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Warmer oceans storing climate change dangers

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  • mtneuman@juno.com
    Warmer oceans storing climate change dangers · Sea temperature rise will intensify global warming · Marine life may be badly hit, warns Lovelock David Adam,
    Message 1 of 1 , Dec 6, 2006
      Warmer oceans storing climate change dangers

      � Sea temperature rise will intensify global warming
      � Marine life may be badly hit, warns Lovelock
      David Adam, environment correspondent

      Wednesday November 29, 2006

      Global warming is creating a climate time bomb by storing enormous
      amounts of heat in the waters of the north Atlantic, UK scientists have
      discovered.

      Marine researchers at Southampton and Plymouth universities have found
      that the upper 1,500 metres of the ocean from western Europe to the
      eastern US have warmed by 0.015C in seven years. The capacity of the
      oceans to store heat means that a water temperature rise of that size is
      enough to warm the atmosphere above by almost 9C.

      Neil Wells, a scientist on the project at the National Oceanographic
      Centre in Southampton, said: "People might think it doesn't sound like a
      big temperature rise but it's very significant." The findings were
      announced in the journal Geophysical Research Letters as James Lovelock,
      the UK scientist who developed the gaia theory of life on Earth, warned
      that such ocean warming could stifle marine life and accelerate climate
      change.

      Professor Lovelock said that thermal mixing of water and nutrients shuts
      down when the upper layer of ocean water reaches about 12C. "That's why
      the tropical waters are clear blue and the water in the Arctic looks like
      soup," he said. Such a change would affect marine life, which research
      suggests could help form clouds over the oceans. Warmer waters would
      receive less protection from sunlight, which would warm them further.

      The Southampton and Plymouth study suggests heat stored in the oceans
      could be released into the atmosphere in future, tempering efforts to
      stabilise global temperatures with cuts in manmade greenhouse gas
      emissions.

      The scientists used 200 floats spread across more than 9m square miles of
      the north Atlantic in 1999 to measure the water's temperature profile
      accurately for the first time. The floats, part of a worldwide network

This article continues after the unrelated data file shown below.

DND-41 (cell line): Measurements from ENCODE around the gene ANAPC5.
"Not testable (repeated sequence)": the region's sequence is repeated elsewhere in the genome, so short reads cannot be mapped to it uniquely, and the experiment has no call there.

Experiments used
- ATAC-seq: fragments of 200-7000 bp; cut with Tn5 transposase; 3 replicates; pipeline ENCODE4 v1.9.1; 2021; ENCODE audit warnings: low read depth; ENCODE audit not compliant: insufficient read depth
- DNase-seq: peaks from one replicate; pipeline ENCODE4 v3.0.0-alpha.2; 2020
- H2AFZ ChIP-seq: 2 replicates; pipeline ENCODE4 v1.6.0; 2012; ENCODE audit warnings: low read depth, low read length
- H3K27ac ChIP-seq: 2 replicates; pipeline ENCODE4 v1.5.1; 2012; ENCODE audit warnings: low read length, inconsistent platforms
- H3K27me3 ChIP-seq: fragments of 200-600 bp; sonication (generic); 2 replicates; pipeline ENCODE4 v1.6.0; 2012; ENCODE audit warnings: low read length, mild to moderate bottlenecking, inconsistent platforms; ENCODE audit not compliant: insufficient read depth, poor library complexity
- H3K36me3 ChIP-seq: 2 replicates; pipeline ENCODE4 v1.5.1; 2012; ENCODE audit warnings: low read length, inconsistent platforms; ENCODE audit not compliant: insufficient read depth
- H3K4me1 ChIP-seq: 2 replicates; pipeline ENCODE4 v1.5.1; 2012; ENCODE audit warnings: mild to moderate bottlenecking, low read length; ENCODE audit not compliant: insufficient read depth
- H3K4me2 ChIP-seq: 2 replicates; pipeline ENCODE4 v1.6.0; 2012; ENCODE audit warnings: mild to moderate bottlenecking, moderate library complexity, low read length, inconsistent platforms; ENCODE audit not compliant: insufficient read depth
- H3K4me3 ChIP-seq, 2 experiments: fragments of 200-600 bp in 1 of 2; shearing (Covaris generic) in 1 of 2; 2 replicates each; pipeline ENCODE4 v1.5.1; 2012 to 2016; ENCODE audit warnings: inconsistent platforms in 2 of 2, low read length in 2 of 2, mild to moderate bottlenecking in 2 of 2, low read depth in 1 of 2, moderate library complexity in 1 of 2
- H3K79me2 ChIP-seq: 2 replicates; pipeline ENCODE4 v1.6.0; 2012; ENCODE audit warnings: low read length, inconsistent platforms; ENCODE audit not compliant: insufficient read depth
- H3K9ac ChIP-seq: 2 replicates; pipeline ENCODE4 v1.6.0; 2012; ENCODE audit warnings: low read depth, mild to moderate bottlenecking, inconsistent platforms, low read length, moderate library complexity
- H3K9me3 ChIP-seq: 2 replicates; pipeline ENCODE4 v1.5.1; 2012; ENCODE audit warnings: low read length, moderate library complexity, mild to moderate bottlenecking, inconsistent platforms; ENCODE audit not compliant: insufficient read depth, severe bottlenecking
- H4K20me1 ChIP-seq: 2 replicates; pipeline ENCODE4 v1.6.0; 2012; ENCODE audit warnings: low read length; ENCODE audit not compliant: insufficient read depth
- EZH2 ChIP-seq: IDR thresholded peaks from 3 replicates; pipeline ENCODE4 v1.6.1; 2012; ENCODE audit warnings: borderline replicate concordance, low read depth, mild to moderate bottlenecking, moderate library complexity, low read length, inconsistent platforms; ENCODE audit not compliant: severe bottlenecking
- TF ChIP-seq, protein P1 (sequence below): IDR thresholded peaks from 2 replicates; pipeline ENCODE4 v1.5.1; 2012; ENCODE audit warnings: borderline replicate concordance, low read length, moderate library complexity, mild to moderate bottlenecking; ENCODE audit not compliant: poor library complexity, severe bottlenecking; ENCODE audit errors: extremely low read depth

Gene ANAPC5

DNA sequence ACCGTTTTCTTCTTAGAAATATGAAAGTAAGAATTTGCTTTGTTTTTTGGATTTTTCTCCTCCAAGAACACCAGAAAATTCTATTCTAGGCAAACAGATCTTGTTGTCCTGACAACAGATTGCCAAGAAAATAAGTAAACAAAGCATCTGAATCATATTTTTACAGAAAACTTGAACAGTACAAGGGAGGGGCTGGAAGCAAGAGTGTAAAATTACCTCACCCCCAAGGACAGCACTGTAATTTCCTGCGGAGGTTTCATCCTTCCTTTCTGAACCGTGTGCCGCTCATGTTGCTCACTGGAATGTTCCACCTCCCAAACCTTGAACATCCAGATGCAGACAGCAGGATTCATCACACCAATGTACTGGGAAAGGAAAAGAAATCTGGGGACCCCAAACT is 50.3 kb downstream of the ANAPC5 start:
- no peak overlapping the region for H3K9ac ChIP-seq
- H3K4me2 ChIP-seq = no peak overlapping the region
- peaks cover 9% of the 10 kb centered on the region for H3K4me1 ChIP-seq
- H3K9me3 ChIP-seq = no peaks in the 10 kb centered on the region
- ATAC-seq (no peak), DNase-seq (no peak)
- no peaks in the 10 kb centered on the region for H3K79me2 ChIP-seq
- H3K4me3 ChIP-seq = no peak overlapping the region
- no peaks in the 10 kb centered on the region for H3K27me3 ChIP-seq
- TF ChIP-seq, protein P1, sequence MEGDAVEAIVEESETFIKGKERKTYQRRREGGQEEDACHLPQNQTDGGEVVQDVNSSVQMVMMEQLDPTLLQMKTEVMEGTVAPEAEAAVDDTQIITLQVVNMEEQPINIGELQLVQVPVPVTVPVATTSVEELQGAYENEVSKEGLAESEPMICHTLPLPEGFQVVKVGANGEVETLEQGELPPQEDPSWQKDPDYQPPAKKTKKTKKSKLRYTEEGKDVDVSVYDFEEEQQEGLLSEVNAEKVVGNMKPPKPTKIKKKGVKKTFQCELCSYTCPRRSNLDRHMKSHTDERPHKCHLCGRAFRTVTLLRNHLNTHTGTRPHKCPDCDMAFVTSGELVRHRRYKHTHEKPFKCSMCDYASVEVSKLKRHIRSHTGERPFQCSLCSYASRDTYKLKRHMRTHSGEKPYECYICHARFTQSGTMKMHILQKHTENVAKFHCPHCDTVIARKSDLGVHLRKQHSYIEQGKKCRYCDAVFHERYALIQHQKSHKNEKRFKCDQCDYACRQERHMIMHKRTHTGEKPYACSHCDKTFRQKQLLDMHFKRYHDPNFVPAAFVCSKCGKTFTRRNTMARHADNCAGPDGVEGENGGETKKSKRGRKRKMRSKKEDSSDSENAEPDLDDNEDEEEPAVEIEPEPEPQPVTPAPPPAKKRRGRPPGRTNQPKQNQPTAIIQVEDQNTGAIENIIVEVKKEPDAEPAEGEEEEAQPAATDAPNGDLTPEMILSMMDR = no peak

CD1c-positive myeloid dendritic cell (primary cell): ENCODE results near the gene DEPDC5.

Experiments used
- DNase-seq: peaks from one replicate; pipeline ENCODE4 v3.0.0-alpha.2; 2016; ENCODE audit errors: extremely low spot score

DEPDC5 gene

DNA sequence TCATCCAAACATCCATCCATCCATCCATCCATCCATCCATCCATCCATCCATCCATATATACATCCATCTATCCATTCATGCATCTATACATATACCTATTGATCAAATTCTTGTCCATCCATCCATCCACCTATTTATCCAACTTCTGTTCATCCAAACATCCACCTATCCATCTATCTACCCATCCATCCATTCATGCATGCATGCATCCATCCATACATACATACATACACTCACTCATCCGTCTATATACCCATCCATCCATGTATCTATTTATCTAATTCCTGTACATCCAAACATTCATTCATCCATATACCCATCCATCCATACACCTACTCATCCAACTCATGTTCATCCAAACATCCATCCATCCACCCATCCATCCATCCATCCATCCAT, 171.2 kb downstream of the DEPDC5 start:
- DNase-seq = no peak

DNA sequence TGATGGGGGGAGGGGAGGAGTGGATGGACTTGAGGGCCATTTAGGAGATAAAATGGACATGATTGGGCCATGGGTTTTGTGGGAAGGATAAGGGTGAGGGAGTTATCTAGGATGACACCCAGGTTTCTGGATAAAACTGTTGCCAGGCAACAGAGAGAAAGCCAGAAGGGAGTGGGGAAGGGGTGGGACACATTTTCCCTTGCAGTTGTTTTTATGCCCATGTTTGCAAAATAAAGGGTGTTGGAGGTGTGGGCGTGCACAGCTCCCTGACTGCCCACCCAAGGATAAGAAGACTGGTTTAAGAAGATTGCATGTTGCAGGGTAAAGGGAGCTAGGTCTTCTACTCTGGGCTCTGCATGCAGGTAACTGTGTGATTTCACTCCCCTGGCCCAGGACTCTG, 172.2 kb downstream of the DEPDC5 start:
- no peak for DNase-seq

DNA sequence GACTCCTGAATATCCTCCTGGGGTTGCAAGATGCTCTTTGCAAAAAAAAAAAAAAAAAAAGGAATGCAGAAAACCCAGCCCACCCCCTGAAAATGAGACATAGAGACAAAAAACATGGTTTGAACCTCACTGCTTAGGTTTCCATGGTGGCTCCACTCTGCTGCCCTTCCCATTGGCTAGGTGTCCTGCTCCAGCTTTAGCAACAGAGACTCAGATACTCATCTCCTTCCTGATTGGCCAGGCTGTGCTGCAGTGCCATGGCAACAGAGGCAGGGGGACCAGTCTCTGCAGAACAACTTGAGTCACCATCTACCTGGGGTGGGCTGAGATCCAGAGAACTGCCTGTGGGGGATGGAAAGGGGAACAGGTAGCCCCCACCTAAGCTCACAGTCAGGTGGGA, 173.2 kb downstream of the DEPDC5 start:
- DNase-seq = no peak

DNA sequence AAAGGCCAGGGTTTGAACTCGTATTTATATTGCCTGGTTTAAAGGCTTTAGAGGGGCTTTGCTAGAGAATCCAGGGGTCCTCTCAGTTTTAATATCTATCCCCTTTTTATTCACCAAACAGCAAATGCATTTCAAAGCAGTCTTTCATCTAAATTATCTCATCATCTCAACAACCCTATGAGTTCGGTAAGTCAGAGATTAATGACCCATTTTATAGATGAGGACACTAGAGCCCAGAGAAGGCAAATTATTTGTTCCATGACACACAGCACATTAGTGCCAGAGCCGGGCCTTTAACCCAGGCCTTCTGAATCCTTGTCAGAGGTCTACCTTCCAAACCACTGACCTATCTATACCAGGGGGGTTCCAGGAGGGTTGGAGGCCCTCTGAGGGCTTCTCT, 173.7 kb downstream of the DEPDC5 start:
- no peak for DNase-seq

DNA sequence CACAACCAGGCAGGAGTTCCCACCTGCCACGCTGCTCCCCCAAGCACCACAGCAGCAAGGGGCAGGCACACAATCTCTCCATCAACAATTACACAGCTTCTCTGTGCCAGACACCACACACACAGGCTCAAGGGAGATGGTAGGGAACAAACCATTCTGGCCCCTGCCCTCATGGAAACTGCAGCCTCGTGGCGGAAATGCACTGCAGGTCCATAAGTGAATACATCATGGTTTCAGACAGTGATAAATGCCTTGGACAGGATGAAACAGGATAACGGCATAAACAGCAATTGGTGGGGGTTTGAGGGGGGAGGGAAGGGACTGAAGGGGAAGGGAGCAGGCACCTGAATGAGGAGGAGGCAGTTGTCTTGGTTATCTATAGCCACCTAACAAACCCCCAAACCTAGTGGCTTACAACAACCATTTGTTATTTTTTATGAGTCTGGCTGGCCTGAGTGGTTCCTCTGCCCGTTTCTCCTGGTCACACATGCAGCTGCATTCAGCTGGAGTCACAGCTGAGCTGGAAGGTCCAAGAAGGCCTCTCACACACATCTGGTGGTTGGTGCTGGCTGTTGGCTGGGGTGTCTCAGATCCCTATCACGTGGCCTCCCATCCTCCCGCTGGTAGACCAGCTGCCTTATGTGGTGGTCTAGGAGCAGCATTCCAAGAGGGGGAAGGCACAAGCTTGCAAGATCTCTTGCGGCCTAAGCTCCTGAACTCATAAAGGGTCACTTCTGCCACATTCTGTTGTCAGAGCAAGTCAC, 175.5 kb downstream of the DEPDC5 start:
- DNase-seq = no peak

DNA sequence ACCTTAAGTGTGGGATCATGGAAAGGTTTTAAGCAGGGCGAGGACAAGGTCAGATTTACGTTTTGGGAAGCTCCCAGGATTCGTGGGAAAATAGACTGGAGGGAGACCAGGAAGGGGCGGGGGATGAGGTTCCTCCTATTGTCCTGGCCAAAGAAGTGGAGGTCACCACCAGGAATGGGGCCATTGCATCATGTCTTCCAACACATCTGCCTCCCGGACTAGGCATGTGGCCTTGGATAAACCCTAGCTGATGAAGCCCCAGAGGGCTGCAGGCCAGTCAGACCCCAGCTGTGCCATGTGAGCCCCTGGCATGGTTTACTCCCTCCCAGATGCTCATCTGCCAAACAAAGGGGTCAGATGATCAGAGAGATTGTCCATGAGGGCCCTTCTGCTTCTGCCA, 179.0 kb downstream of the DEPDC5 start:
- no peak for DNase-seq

called Argo, sink to about 2,000 metres and return to the surface every
      10 days to transmit their data.

      Dr Wells said the floats revealed that Atlantic waters closer to the
      surface between the UK and the US had warmed much more than the average
      0.015C figure.

      Speaking before a lecture to the Institution of Chemical Engineers, Prof
      Lovelock repeated the prediction, made in his recent book The Revenge of
      Gaia, that global warming will kill billions of people this century. He
      said the Earth was undergoing a rapid transition that could boost
      temperatures by 8C, making large parts of the surface uninhabitable and
      food production impossible. A hotter planet might be able to support less
      than a tenth of its 6bn population.

      "We are not all doomed," he said. "An awful lot of people will die, but I
      don't see the species dying out."

      Scientists say global warming, due to unrestricted carbon emissions from
      burning fossil fuels, could boost average temperatures by up to 6C by the
      end of the century, causing famine and violent storms. But they also say
      that action now to cut greenhouse emissions could stop atmospheric
      concentrations of carbon dioxide reaching 450 parts per million -
      equivalent to a temperature rise of 2C from pre-industrial levels. But
      Prof Lovelock said temperature rises of up to 8C were built in. "Trying
      to take the job on of regulating the Earth is as crazy as you can get,"
      he said. "We have to adapt."
      http://environment.guardian.co.uk/climatechange/story/0,,1959556,00.html#
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